- Total words about the Van Jones controversy on the CBS Evening News: zero.
If Glenn Beck and other conservatives weren’t doing their job no one would know this stuff, and we’d all be living in the United Socialist States of America by now.
But despite this, I have to admit that I occasionally cringe when watching Beck’s show and listening to him blur fine distinctions left and right. Someone who believes that the White House knew about 9/11 and allowed it to happen or someone who believes that Bush ordered the deaths of 3,000 American citizens — sure, they’re both out there, but they’re not the same thing, either. Van Jones has said plenty of crazy things, and you don’t really need to work hard at all. They speak for themselves. And yet when Jones says that whites are diverting toxins to minority neighborhoods, Beck feels the need to add the word “intentionally” in there. Why do that? Van Jones didn’t say it, so let’s not pretend that he did. Obviously, passion can breed hyperbole, but as specific as Beck usually is about correcting mistakes in how he is perceived, he should have been here as well. It may be nit-picking, but as Beck has said himself, accuracy is important.
Another symptom of this problem is the right-wing reaction to the president’s address to school kids. Really, folks, the address itself is not that big of a deal. The President gives speeches. It’s sort of what he does. And let’s be honest: electing the nation’s first black president was a big deal for race relations in this country. He has the potential to offer a really unique message about the importance of education to kids in this country who really, really need to hear that message. Really — who amongst us is against staying in school?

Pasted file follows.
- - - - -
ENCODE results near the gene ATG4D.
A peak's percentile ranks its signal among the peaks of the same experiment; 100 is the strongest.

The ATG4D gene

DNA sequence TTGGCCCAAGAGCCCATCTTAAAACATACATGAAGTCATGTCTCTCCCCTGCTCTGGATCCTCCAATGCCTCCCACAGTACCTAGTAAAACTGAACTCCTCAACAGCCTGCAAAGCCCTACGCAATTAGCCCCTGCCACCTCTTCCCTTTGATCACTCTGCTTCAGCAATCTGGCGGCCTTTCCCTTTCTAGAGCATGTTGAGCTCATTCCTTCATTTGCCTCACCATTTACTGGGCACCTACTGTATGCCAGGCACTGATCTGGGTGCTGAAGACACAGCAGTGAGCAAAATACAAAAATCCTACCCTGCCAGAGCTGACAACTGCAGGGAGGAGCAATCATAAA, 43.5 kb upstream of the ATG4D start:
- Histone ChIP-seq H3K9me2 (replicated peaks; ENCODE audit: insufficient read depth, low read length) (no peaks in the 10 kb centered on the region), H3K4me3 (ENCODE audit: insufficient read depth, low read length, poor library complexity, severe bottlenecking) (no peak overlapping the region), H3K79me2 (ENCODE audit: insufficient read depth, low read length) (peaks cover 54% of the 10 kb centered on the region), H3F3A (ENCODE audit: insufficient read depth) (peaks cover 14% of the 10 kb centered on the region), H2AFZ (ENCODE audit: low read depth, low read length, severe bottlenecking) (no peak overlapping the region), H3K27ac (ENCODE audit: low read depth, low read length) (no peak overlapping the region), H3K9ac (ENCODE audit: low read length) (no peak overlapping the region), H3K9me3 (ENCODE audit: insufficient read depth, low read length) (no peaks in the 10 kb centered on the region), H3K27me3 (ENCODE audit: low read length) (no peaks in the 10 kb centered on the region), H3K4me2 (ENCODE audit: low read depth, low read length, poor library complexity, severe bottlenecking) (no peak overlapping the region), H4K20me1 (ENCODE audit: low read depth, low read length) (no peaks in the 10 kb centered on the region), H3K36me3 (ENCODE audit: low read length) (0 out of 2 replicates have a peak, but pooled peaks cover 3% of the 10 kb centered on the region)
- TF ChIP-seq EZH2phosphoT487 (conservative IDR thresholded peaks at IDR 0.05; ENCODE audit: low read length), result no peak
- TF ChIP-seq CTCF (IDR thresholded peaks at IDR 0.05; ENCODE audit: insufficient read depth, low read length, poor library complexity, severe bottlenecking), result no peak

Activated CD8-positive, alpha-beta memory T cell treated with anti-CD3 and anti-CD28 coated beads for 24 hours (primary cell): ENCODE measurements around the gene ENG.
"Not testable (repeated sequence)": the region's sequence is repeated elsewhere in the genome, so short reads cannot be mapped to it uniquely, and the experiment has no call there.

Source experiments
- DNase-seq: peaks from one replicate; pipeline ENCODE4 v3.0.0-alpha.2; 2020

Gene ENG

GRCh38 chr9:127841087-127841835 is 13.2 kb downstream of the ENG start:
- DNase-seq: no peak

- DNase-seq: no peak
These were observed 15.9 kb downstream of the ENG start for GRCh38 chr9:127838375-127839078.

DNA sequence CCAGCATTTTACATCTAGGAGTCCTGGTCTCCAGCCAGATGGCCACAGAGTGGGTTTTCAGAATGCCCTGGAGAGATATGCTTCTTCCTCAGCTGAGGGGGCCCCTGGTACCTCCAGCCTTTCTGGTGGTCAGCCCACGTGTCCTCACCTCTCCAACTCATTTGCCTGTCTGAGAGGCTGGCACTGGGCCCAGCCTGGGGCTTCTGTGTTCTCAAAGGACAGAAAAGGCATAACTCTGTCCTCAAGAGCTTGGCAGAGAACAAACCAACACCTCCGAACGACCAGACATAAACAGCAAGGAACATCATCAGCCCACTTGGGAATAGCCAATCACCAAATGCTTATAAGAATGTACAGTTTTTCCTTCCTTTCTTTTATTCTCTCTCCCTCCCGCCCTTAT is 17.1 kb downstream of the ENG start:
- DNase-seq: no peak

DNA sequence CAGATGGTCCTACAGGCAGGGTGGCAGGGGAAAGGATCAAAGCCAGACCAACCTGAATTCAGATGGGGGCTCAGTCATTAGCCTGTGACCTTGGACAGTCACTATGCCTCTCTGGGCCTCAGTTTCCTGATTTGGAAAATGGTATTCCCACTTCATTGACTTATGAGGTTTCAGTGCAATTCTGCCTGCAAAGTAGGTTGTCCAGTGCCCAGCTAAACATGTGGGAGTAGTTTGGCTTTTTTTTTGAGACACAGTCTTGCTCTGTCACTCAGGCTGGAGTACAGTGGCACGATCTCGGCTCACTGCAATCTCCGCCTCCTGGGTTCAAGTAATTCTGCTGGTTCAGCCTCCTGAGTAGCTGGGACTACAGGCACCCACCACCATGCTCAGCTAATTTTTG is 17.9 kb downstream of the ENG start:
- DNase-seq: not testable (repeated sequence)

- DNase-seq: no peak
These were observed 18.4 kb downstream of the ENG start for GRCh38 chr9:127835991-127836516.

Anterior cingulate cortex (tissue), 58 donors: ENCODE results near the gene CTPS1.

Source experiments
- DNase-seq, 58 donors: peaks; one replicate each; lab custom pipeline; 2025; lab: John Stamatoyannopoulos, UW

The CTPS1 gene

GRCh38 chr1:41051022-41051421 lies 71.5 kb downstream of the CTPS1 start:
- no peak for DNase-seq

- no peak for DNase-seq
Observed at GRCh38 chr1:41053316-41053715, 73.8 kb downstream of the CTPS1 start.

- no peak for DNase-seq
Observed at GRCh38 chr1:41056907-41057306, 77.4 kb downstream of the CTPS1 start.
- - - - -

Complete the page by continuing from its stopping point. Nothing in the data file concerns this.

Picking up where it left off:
It’s too early to complain about what Obama said during the speech because he hasn’t even given it yet. As Jeff has said (emphasis mine):
The real danger of Barack Obama’s speech to schoolchildren on September 8 did not lie in the speech itself, but rather in how the speech is received and how the agenda manifests itself in the classroom thanks to ideological teachers. With questions like “[w]hat is the president asking me to do?” and “[w]hat new ideas and actions is the President challenging me to think about?” and suggestions like “[have students] [w]rite letters to themselves about what they can do to help the president” it was extremely clear that the White House was less concerned with education and more concerned with indoctrination.
So when it comes to yanking your kids out of class that day, here’s my take: fine. Go ahead and do it. But when you do so make it clear why you are doing it. And the reason to pull your kids out of class is not because you think that a 15-minute exposure to Barack Obama is going to turn them into miniature Chairman Maos. It’s because there is principle at stake, and you want to protest for the sake of that principle.